At the same time, the rate of obsolescence of electronic equipment is rising. Globally, computer sales continue to grow at 10% plus rates annually. Sales of DVD players are doubling year over year. Yet the lifecycle of these products are shortening, shrinking to 10 years for a television set to 2 or 3 years for a computer. Unfortunately, manufacturers and governments have not kept pace with electronic waste policy and practice. As a result, a high percentage of electronics are ending up in the waste stream releasing dangerous toxins into the environment.
What is the commercial value in E-Waste?
Preliminary studies have indicated that 80%+ precious metal recovery can be achieved from PC materials, despite the small quantity found in computers.
Recovering Rare and Precious Metals:
E-waste has a high density of precious, rare earth and base metals including indium, lithium, bismuth, ruthenium, platinum, nickel and gold. Such materials are integral in the production of many high tech electronic devices including mobile phones, personal computers etc. Globally, the price of such materials has been increasing making the business of recovering them economically feasible and financially lucrative. For example, the price of indium (used in making flat screens and more than a billion products per year) has increased six-fold in the last five years, making it more expensive than silver.
Where do the responsibilities lie for E-Waste?
“The European Union, South Korea, Japan and Taiwan have already demanded that sellers and manufacturers of electronics be responsible for recycling 75% of them. Many Asian countries have legislated, or will do so, for electronic waste recycling. The United States Congress is considering a number of electronic waste bills including the National Computer Recycling Act introduced by Congressman Mike Thompson (D-CA).”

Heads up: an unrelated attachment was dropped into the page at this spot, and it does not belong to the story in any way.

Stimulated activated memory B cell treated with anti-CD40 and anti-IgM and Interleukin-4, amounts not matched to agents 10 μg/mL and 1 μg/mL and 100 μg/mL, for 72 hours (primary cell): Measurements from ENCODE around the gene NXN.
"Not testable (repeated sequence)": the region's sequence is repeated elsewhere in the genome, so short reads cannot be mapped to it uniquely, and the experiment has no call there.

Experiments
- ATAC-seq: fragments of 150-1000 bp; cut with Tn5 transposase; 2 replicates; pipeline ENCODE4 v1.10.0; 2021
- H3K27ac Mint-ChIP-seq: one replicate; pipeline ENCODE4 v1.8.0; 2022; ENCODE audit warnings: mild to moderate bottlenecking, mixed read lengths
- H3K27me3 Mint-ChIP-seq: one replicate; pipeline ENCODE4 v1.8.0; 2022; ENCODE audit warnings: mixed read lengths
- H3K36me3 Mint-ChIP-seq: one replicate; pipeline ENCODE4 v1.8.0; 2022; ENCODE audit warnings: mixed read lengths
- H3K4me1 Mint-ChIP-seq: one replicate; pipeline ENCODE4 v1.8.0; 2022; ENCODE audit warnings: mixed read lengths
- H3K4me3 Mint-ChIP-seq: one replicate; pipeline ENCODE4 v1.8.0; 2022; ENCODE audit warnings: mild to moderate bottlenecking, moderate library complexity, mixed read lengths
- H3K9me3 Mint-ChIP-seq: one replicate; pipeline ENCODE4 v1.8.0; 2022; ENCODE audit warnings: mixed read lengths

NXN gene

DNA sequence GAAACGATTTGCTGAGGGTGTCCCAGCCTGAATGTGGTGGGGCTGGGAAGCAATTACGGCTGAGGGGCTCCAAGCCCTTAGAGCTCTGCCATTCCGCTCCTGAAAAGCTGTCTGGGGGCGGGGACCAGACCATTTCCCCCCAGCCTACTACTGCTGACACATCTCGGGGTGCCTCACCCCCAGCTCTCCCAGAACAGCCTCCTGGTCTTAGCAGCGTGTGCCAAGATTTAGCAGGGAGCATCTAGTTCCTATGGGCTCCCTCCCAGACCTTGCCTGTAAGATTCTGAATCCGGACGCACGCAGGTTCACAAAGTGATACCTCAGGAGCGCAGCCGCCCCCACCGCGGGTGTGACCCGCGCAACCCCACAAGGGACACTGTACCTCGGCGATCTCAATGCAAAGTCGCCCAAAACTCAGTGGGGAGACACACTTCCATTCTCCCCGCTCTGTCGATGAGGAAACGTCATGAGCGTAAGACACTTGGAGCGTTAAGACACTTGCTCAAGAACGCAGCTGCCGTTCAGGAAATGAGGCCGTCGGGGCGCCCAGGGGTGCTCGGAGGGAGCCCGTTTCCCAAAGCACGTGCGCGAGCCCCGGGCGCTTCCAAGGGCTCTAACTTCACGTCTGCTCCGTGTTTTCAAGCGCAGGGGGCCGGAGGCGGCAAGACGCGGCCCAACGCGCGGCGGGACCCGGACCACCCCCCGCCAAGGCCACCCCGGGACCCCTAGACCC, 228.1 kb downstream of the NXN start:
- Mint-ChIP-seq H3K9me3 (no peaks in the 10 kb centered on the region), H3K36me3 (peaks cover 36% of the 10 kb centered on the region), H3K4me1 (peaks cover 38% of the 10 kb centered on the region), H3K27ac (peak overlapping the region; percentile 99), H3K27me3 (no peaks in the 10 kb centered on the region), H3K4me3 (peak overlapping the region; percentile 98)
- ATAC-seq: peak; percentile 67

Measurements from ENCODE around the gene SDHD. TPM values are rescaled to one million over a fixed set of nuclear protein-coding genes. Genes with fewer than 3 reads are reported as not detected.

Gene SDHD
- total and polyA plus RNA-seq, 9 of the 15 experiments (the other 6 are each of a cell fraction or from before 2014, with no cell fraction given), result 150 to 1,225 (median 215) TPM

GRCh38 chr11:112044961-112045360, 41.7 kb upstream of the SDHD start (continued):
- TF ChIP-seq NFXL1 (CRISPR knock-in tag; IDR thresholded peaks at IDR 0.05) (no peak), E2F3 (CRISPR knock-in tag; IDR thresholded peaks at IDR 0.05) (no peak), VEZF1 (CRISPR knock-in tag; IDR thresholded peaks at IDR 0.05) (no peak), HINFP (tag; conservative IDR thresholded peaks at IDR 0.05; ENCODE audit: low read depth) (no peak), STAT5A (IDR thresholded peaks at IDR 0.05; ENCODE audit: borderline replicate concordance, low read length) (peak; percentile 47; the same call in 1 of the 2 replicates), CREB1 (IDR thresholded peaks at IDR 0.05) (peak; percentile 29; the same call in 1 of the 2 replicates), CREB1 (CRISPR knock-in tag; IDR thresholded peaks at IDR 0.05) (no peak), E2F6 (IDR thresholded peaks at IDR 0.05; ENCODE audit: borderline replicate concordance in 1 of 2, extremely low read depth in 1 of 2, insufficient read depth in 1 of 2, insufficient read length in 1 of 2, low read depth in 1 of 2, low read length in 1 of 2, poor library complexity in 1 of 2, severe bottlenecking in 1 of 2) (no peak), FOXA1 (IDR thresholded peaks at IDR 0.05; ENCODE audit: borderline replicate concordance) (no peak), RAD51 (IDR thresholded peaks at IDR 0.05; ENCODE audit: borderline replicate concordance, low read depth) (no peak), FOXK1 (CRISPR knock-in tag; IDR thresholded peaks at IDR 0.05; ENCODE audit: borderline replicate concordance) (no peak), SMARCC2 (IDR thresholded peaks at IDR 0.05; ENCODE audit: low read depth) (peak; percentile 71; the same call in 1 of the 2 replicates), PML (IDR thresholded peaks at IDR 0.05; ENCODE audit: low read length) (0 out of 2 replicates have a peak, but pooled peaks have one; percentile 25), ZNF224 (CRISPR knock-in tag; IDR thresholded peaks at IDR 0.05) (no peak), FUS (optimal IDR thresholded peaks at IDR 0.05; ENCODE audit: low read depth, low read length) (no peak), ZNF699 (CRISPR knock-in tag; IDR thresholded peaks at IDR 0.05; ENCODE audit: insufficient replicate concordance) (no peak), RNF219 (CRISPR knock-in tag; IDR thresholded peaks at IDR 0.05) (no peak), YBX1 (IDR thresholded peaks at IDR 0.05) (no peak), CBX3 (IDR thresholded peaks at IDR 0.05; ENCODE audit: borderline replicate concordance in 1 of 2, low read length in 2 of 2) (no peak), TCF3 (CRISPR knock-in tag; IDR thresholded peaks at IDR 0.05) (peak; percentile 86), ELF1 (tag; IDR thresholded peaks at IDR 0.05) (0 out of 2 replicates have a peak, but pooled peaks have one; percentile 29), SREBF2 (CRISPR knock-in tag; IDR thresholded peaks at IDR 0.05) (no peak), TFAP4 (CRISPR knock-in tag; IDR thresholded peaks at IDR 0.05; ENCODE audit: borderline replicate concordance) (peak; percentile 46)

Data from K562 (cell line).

In line with these directives and manufacturers (especially, multinational electronic companies) programs adopting greater Corporate Social Responsibility (CSR), the industry has been forced to respond. For example, Hewlett-Packard has been running its own recycling program for 20 years. It has take-back programs in more than 40 countries and going forward, it aims to double its annual recovery rate and reach the 2 billion pound electronics and printer cartridge recycling mark by year-end 2010.
The industry must now adopt a "cradle to grave" approach in future product offerings and process design, especially as the tenants of the Basel Convention combined with the targets set by the EU WEEE Directive gain momentum. These multi-nationals will look increasingly to local and regional service providers to meet their obligations.
The following list of multi-nationals are considered leaders in the battle against e-waste and are ranked relative to one another.
European Union Waste Electrical and Electronic Equipment Directive
Basel Convention on the Control of Tran boundary Movements of Hazardous Wastes and their Disposal
Basic Parameters & Benchmarks
Global Waste Generation Estimates
- Municipal Waste Generation per capita of representative EU countries: 304-777 kg/yr
- For highly developed, representative cities, per capita household waste generation 0.8 kg/day is constant
- OECD average municipal waste per capita 570 kg/yr
- World wide waste increasing at 3% per year
Global E-waste Generation & Collection Estimates
- E-waste generation for representative European countries: 16-17 kg/yr
- In the USA, e-waste is estimated at 1-2% of the municipal waste stream
- EU collection target estimates indicate that the 4 kg/yr (by end of 2006) is only 25% of total e-waste stream. Total e-waste stream is 8% of municipal waste stream
- E-waste growth rate 8.8% per year as a global average
- E-waste growth rate in EU is estimated at 3-5% per year